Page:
I did a lot of homework; in addition to reading, I interviewed more than a hundred healthcare executives.  What was my takeaway?  One CEO told me the most needed skill on the business side of healthcare was “adult supervision”.  I did not charge in with uncorroborated opinions.  I used LinkedIn discussion groups to pose hundreds of questions about possible problems, studied the responses, and used them as a basis to formulate ideas about what was broken and what needed to be done to fix it.

I should note many of the blogs I read shared two traits; they often stated the same facts available on other blogs, and they rarely seemed to question the efficacy of the impact many of the Healthcare IT initiatives would have on operating healthcare’s business model—ours is not to wonder why, ours is but to do or die.

Not wanting to be superfluous, when I came to the fork in the road, I chose not to take a me-too position.  Instead, I threw metaphorical tomatoes and tried to get people interested in looking at the business model in a more disruptive manner.  Often, I did this by taking extreme positions on issues in the hope I might hit a hot button, and someone would think, “Perhaps we ought to talk to the tomato thrower and see if he can help us”.

My approach may prove to be less than brilliant.  What’s your take?

EHR 2 a-days

It’s hot and muggy; a hazy pall seems to levitate before me.  We call it Pennsylvania in summer.  Chest pain yesterday, nitro in gym bag.  Intervals today.  I hate running intervals as much now as I did in high school, but they’re better for the heart than just running distance.  Twenty-four 110’s.  Did I mention it was hot?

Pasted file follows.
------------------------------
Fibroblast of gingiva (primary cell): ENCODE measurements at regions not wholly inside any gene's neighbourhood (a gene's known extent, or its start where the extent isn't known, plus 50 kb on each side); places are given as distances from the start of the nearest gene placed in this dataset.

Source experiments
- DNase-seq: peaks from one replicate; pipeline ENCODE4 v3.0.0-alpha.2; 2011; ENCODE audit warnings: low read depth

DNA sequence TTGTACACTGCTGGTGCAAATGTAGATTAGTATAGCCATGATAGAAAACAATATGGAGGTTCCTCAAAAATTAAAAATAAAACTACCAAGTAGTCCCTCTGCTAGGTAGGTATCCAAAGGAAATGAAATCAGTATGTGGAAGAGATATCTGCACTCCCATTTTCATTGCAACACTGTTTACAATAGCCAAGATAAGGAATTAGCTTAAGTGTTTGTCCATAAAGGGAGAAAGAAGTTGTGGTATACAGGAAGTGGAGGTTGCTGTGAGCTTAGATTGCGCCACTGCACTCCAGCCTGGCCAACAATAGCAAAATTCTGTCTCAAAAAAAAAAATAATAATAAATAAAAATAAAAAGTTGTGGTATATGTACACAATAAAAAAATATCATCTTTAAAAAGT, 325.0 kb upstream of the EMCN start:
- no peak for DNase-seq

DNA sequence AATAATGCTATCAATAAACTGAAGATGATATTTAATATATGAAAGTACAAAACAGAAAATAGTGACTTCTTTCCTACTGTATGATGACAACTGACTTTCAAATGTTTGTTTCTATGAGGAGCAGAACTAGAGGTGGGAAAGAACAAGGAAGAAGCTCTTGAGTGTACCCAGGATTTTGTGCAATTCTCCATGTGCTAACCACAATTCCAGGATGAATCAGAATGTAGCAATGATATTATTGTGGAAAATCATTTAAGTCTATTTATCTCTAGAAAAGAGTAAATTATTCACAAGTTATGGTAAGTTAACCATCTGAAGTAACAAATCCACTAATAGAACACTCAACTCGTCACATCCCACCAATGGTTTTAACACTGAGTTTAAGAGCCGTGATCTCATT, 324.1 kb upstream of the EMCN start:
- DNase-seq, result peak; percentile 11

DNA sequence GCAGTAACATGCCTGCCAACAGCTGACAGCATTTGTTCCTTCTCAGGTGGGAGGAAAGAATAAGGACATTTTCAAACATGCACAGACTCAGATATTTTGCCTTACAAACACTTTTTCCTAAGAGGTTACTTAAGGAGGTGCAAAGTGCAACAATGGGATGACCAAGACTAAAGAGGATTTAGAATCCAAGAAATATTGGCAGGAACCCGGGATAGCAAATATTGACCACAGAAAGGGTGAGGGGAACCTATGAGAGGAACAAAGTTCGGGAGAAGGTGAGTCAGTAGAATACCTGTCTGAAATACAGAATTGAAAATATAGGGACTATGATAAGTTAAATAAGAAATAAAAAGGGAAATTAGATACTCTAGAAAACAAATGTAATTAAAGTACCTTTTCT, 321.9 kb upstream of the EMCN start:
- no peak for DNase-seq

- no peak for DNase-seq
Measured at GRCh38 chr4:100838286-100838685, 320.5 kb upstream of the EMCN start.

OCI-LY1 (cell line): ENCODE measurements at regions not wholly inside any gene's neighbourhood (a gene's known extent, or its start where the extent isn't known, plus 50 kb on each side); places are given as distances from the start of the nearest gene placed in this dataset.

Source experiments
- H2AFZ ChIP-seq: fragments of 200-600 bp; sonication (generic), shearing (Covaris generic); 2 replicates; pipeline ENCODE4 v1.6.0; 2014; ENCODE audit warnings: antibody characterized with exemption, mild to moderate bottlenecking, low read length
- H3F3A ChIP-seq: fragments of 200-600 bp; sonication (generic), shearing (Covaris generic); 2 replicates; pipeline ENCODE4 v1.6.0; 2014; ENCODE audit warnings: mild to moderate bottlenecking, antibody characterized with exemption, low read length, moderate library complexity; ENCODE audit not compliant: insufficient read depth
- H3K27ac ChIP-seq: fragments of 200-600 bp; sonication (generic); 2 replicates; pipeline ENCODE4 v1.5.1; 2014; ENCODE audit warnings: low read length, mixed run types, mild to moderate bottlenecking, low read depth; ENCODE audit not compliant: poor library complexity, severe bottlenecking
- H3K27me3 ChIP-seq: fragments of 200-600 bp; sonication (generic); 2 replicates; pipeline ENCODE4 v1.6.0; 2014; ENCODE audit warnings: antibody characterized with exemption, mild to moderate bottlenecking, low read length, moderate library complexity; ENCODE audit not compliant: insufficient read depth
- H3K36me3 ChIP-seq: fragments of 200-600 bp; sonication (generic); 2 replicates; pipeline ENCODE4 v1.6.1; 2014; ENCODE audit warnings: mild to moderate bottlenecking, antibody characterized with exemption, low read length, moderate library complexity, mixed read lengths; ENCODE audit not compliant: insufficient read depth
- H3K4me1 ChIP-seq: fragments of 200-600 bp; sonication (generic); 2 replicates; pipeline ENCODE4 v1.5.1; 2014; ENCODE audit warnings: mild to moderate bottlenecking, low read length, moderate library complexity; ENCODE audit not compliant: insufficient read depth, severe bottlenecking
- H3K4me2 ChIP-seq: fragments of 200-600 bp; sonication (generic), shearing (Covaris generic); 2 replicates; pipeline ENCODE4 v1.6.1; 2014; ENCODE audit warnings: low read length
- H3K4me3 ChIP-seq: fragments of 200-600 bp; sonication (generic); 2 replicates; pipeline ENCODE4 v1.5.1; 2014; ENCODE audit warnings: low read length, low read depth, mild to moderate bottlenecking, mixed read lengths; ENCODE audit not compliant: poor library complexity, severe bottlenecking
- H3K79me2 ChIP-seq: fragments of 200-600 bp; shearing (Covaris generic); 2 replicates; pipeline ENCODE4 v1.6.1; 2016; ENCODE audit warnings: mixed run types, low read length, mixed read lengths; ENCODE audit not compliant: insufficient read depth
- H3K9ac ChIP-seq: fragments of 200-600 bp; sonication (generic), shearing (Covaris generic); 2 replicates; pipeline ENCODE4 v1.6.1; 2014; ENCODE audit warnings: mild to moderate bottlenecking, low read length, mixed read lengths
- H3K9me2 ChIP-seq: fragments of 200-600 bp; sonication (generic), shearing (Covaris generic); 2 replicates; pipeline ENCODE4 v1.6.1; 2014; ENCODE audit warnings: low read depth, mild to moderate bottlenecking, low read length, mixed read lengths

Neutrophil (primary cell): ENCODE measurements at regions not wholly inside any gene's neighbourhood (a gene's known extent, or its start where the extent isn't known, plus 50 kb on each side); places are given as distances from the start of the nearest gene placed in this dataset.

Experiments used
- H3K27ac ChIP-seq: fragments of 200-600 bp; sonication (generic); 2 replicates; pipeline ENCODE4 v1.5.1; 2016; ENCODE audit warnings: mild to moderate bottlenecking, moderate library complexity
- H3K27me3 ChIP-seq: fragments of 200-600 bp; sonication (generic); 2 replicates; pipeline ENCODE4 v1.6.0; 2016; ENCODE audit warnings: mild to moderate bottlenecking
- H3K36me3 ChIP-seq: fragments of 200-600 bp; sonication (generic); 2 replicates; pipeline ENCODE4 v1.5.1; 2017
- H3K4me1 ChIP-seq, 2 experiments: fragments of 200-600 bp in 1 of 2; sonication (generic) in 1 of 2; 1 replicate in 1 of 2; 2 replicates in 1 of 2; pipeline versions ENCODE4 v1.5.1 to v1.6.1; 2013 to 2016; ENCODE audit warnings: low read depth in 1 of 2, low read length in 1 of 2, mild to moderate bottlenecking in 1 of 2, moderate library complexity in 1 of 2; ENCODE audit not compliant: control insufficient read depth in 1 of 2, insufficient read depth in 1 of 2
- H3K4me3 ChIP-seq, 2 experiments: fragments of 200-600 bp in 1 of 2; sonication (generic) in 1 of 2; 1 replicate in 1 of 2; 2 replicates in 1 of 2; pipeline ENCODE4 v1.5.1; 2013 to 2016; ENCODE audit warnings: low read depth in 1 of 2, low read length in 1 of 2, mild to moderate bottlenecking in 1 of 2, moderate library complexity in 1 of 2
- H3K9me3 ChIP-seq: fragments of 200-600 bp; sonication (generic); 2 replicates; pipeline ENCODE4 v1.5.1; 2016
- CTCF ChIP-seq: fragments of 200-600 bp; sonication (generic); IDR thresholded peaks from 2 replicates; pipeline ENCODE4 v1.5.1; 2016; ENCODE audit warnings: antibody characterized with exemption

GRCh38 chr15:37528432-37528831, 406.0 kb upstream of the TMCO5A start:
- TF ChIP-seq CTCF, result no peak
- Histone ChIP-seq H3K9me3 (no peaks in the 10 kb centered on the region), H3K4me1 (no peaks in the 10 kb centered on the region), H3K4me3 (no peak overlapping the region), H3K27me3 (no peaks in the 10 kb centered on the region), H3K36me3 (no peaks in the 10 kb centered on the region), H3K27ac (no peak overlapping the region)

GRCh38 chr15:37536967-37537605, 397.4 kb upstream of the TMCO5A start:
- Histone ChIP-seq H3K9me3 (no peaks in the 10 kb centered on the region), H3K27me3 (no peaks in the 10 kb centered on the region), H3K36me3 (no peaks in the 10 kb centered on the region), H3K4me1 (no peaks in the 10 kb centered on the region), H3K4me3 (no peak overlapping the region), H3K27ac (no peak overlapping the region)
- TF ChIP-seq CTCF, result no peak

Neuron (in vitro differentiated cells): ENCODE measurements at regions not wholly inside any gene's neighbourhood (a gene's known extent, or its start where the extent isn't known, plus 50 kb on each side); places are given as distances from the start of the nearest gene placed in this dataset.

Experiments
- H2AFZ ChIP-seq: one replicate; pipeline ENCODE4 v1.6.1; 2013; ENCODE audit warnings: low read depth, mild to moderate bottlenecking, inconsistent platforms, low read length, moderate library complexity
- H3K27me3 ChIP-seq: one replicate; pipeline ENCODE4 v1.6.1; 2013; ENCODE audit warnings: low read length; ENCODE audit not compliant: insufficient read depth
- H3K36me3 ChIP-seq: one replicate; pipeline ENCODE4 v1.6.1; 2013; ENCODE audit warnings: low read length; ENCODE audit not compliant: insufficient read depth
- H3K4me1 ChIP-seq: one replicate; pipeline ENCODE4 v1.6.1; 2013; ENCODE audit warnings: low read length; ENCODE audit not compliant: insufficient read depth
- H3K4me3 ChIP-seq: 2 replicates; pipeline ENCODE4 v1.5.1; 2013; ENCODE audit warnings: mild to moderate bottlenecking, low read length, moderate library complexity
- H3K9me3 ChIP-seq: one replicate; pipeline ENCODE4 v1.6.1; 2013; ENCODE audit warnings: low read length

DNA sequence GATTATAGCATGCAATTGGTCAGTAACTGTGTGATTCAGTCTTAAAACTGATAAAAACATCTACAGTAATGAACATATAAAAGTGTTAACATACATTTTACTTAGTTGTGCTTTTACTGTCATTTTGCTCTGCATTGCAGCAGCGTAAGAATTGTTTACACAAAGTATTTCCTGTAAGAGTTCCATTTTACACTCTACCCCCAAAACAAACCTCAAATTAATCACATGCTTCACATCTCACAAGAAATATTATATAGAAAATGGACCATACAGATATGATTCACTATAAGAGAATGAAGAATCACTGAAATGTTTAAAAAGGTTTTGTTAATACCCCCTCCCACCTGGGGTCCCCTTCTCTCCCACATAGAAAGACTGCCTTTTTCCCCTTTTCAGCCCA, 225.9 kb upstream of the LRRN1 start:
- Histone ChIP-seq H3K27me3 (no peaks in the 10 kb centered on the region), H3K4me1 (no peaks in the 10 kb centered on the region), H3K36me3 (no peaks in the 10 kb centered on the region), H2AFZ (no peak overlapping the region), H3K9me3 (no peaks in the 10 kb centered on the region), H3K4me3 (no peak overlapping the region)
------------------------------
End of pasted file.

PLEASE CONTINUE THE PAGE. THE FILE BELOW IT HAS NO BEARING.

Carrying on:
I am on the high school track.  The football team is/are—where are all the English majors when you need them—going through their drills.  Running and thinking.  That’s a good combination for me.  After two laps I’m glistening, after three I’m soaked through.  That’s when it hits me.

Practice.  Offensive and defensive drills.  Blocking and tackling.  Run the option.  Block the punt.  Come back tomorrow and do it again.  Do it until you get it right.  Do it until you can get it right in the game.  Pretty neat idea all this practicing.

Know where this is headed?  See, that wasn’t too difficult—remember, the desk is hard, the task is difficult. (My one takeaway from eighth grade English.)  Who doesn’t get to practice, doesn’t even have a coach?  Bingo, the EHR Project Management Executive.  It would be better if they did.  Imagine this conversation:

“Sorry Charlie, hit the showers.”

“Why Coach?”

“Your change management isn’t working for you today.  You’re leaving processes untouched.”

“It was the docs’ fault.  They just toy with me.  Treat me like a wonk and tell IT jokes behind my back.”

“Your game plan is coming apart.”

“But I didn’t get to practice, we didn’t even get to warm up.  I’ll do better next time.”

“Which next time is that Charlie?  With whose money?  These are The Bigs, Charlie.  Only grownups play here.  I’m afraid I’m going to have to send you back down to Single A.”

“Private practice.?”

“Sorry Charlie”—sounds like the tuna commercial.

You’ve got one shot at this, no warmups, no practices; there are no do-overs, and you are gambling millions.  DIRT-FIT  Do It Right The FIrst Time

saintPaul M. Roemer
Chief Imaginist, Healthcare IT Strategy

1475 Luna Drive, Downingtown, PA 19335
+1 (484) 885-6942
paulroemer@healthcareitstrategy.com